The scene where Azeem first shows Robin his telescope is similar to a scene in Dances with Wolves (1990), where Dunbar (Costner) hands a telescope to Kicking Bird.
The shot of Robin shooting the flaming arrow was shot at 300 frames per second (normal speed is 24fps).
Retired former head of the British Board of Film Classification James Ferman said that passing this movie as a PG was his only regret over his time in office.
The film is dedicated to the loving memory of Egil S. Woxholt.
The producers, one of them being director Kevin Reynolds' longtime friend, Kevin Costner, took over the editing of the film, going to the extent of physically locking the original editor Peter Boyle out of the editing suite. However they were contractually obliged, under Directors' Guild rules, to show their cut to Reynolds. He was less than impressed with what they'd done to his film.
Pen Densham and John Watson's script was sold for $1.2 million.
Robin Wright was the original choice to play Maid Marian but she had to drop out as she was pregnant with her first child. The part went instead to Mary Elizabeth Mastrantonio four days before shooting started. (Wright would land the lead in The Playboys (1992) the following year because the original actress, Annette Bening, had become pregnant too.) Sean Connery was first offered the cameo of Lord Locksley (Brian Blessed) but passed as he felt he had been playing a lot of fathers in recent years.
The theatrical trailer shows Robin Hood swimming in the lake from a different position than in the actual film.
In the scene where the Celts are attacking Sherwood, nearly every Celt who is hit by an arrow and killed is played by stunt coordinator Nick Gillard who thus dies several times as different characters. If you look carefully you can recognize him.
On Breakfast TV in the UK, Mel Gibson said he was the offered the lead but he had just done a period film (Hamlet (1990/I)) and passed.
"Sadiq", the name that Azeem calls Robin, means "friend" in Arabic
The songs the characters sing or hum within the film are actual Medieval melodies. For example, the song Friar Tuck sings is set to the tune of a song called Bacche Bene Venies, from the 13th century Codex Buranus.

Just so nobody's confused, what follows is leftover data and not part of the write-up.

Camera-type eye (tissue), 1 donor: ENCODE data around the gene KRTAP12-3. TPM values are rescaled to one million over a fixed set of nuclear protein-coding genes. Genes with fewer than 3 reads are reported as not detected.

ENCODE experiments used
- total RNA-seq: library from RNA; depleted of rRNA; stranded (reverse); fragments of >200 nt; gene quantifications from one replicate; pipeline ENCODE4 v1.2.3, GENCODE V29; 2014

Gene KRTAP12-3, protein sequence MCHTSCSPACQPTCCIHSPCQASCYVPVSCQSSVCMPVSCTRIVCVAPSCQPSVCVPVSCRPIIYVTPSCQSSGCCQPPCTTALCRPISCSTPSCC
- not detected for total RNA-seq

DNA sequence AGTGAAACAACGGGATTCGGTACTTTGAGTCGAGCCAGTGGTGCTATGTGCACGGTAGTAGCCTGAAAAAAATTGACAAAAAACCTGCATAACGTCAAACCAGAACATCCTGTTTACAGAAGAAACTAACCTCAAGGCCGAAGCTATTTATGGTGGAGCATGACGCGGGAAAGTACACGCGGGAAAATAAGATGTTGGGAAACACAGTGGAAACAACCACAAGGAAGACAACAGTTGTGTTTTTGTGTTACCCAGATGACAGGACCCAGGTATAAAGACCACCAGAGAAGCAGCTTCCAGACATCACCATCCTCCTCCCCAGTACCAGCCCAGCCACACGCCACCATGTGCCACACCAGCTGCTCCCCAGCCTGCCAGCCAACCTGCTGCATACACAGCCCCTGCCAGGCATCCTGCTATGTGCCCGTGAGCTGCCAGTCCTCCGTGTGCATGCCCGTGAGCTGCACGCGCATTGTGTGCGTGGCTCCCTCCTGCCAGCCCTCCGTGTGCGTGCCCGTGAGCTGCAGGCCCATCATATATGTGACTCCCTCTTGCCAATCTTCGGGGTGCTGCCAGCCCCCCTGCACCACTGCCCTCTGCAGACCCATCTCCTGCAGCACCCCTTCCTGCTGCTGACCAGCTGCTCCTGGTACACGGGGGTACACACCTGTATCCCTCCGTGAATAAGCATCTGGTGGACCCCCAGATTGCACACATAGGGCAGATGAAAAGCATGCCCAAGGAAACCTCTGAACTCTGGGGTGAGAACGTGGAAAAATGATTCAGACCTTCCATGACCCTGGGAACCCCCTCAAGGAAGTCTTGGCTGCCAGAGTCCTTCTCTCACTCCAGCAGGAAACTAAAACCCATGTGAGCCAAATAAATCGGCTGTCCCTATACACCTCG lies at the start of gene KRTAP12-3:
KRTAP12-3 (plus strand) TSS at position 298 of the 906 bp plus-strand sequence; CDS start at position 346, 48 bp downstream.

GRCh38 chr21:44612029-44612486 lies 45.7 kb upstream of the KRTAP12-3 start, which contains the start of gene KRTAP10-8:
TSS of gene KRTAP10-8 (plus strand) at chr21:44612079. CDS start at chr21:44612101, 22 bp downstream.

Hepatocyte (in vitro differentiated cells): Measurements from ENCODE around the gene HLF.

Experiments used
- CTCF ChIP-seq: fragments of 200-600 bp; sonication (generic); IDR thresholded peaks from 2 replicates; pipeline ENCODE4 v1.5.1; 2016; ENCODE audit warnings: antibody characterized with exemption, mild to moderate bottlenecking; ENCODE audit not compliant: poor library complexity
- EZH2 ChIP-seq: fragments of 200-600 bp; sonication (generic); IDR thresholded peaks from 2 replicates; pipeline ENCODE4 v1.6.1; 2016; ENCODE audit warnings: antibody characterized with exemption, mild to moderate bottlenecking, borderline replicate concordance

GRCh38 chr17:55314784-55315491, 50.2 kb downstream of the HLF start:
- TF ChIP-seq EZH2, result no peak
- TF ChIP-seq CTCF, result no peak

Having watched and been very inspired by the British television series "Robin Hood" (1984), where a Saracen merry man was introduced into the Robin Hood-legend and let loose in Sherwood Forest, the makers of the film originally called Morgan Freeman's character Nasir, thinking that the character played by Mark Ryan in the British TV-series was a traditional one drawn from the old legend. When stuntman Terry Walsh, who had also worked on "Robin of Sherwood" (1984), happened to mention that "Nasir" was not in the original legend, but was completely made-up by the makers of the British television series, the name of Freeman's character was rapidly changed to "Azeem" in order to avoid a possible lawsuit. Kevin Costner had originally hired a coach to help him learn to speak English with an "English" accent. He had too much trouble learning it though, fired the coach, and decided not to do it. Alan Rickman turned down the role of the Sheriff twice before he was told he could more or less have carte blanche with his interpretation of the character.
Richard Griffiths passed on the opportunity to play Friar Tuck
The initial trumpet flourish of the title score would later become production company Morgan Creek's theme music.
When Friar Tuck is "helping" the bishop pack his fortune, he mentions 30 pieces of silver. This is the same amount Judas Iscariot received for his betrayal of Christ.